2. Poor functioning in the area of what we call Activities of Daily Living, or ADLs. For example, the client may be struggling to get out of bed; struggling to do self-care; struggling to even want to reach out to form relationships. They may be having difficulty at work or may have difficulty working at all. They may find themselves back living at home with their parents, which isn’t going to help their situation, but given that they are having trouble functioning in life, few other options may be available to them.
  3. A client may report to me they’ve had a long history of seeking treatment or seeking out therapists trying to get help. They may have tried working with many different therapists or coaches and nothing seemed to make them feel better. They report to me that they may have gotten a little bit of help or got something out of past therapy work they’ve done but that the core issue or pain that drove them into therapy wasn’t really addressed – and they often still don’t even know what the core issue or pain is. Many people who reach out to me for assistance confess that they fear they are “the client that can’t be helped” and that there is no hope for them and feeling better is just not possible.
  4. The client will tell me a variety of diagnoses they’ve received in the past: Bipolar disorder; Borderline Personality Disorder; Histrionic Personality Disorder; Major Depressive Disorder; Generalized Anxiety Disorder – disorders that are found here in the United States Diagnostic Statistical Manual – but trauma usually won’t have shown up in that person’s diagnostic history. I will therefore see a long string of different diagnoses and the client is confused as to what this all might mean because the treatment that they’ve had may have helped a little, but not a lot.
  5. Complex Trauma Symptoms: How I’ll start noticing symptoms of complex trauma is the client may tell me (or may display through their behaviors in their life and the stories that they come in and share with me about their life) that the world feels like an unsafe, dangerous place. And indeed, that is true for them because their nervous system is constantly being activated. The brain’s amygdala is firing up over and over again due to triggers. The client often does not realize that they are being triggered; the client often doesn’t know the brain’s firing up and going into a state of fight, flight, freezer, or fawn – they just feel that their nervous system is over-activated. They may feel very tense and at the same time nervous and exhausted. They may feel depleted and that they have to take to their bed and their bed’s the only safe place in the world, which is a sign of hypo-arousal. Alternatively, they may be going a mile a minute and have trouble relaxing or being with themselves, which would be a sign of hyper-arousal.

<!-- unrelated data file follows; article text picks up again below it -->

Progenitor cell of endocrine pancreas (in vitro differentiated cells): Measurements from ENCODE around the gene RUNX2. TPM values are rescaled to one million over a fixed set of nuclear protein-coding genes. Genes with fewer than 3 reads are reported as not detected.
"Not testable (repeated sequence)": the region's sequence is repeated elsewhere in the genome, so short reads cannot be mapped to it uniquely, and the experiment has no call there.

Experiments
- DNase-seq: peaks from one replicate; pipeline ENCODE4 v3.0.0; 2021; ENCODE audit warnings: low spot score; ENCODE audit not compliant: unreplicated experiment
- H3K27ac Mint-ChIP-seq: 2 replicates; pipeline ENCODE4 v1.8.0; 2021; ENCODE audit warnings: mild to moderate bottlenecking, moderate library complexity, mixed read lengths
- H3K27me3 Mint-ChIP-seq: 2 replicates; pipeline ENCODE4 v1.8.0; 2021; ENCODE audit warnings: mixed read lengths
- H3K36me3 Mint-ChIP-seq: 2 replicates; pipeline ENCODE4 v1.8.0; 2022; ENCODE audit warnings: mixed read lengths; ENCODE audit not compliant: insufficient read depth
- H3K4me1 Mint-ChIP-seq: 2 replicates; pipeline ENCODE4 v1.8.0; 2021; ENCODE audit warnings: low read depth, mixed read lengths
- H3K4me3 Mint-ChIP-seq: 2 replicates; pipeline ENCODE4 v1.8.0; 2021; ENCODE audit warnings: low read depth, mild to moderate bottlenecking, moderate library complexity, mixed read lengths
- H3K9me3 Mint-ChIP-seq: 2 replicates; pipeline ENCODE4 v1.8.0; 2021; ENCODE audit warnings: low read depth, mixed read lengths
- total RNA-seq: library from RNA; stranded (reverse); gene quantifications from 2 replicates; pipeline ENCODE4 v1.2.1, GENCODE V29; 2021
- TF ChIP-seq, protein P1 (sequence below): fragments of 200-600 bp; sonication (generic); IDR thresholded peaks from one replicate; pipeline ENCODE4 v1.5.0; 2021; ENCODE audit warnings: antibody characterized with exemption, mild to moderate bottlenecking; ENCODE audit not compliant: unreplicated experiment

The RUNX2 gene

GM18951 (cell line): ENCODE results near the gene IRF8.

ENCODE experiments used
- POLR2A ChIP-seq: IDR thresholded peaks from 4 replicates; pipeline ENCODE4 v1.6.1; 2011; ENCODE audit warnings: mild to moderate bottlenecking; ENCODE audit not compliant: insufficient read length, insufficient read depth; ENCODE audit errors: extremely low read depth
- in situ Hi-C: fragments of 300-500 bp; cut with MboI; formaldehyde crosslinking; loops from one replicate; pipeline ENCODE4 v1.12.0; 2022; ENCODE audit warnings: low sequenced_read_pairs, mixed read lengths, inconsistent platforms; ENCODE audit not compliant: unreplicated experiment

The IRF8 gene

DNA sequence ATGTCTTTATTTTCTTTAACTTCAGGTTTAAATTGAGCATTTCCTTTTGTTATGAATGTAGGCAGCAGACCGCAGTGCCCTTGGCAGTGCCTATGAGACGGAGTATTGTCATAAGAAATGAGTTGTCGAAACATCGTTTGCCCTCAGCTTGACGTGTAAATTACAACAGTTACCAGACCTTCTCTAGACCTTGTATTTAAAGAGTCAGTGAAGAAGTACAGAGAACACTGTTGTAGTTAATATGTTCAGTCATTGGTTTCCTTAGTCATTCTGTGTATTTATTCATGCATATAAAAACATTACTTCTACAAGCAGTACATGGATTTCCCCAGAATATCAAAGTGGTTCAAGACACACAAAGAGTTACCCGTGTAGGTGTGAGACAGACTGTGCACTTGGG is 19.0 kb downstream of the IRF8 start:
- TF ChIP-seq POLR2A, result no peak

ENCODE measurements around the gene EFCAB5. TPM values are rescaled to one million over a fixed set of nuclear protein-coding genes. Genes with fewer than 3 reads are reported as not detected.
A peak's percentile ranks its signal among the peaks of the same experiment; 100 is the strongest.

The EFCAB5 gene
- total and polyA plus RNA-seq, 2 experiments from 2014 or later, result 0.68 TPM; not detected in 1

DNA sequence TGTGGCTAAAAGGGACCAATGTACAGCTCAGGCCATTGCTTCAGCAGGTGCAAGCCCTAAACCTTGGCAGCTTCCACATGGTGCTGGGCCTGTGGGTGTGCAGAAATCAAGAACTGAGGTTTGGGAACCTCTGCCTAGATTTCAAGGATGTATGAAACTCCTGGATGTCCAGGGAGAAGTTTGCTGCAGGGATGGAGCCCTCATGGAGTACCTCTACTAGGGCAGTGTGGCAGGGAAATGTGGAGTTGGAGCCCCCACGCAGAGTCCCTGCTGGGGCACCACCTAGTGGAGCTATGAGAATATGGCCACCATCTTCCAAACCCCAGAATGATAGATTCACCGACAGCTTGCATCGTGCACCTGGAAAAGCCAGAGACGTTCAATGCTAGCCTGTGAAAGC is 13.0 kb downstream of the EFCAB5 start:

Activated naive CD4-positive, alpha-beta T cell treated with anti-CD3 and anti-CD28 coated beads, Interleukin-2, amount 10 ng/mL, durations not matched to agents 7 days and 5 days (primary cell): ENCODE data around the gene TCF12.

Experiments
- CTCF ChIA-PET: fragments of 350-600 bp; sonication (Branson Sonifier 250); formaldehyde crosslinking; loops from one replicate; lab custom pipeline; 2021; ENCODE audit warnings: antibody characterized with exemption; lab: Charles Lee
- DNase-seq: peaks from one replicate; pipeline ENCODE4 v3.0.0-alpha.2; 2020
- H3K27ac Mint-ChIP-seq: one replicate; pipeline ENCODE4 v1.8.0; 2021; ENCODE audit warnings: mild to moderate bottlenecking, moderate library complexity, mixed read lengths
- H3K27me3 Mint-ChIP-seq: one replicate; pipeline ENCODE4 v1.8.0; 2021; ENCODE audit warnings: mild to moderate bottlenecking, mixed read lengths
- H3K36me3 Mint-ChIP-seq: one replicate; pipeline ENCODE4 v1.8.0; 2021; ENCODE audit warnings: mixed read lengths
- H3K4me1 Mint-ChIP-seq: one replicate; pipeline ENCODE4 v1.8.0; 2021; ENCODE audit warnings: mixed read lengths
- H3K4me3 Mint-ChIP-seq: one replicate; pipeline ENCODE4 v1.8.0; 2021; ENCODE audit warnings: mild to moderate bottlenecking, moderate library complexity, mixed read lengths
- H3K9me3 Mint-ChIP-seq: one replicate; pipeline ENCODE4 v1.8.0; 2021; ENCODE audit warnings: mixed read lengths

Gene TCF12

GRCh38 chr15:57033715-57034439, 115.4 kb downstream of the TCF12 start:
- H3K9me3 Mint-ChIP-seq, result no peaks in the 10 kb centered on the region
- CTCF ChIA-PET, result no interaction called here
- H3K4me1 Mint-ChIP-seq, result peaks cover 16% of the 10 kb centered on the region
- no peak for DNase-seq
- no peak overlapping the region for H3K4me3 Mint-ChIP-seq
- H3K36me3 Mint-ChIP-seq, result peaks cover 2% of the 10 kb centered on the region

6. The client may feel at times that nobody cares about them. This isn’t always true, but even if the client reports that they have a good circle of friends and/or a supportive partner, there will be at times painful intra-psychic pockets, like little holes, that they fall into. What is actually happening is that they have been triggered – they are feeling activated – in response to something that happened to them that felt painful or wounded them interpersonally, which is mirroring something from their past related to their family. In many instances they will go deep into the narrative that nobody loves or cares for them, despite plenty of evidence to the contrary. There is seemingly no ability to expand the perspective beyond this contracted point of view, which is understandable, given that what’s happening during such times is the past reality is feeling true today. Obviously, if the client is in contact with family that’s still scapegoating them, that past reality is still true for them in the present and they will find themselves triggered and activated much of the time.